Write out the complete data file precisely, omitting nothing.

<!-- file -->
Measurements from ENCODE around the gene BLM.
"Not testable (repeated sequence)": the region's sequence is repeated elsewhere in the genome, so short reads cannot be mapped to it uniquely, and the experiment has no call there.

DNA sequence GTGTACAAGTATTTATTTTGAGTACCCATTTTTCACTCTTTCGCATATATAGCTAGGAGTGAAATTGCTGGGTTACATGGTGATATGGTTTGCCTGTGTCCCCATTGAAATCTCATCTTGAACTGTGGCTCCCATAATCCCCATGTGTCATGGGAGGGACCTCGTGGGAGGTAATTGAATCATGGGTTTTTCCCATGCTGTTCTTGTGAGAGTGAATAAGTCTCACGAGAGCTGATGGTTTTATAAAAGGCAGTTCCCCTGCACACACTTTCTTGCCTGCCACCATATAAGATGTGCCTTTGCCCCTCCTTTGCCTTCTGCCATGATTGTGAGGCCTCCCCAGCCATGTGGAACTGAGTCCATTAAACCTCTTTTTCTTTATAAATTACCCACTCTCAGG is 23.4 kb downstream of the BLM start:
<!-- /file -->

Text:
Measurements from ENCODE around the gene BLM.
"Not testable (repeated sequence)": the region's sequence is repeated elsewhere in the genome, so short reads cannot be mapped to it uniquely, and the experiment has no call there.

DNA sequence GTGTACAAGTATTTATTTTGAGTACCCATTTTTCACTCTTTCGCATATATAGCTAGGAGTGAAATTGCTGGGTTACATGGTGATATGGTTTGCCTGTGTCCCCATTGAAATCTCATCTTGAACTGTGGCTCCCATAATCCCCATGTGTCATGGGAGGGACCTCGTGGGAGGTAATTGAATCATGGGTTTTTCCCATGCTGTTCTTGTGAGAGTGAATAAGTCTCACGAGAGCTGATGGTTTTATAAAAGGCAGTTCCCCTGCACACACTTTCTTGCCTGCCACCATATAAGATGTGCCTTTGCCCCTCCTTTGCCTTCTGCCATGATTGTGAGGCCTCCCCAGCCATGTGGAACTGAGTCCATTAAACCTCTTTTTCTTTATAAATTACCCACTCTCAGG is 23.4 kb downstream of the BLM start: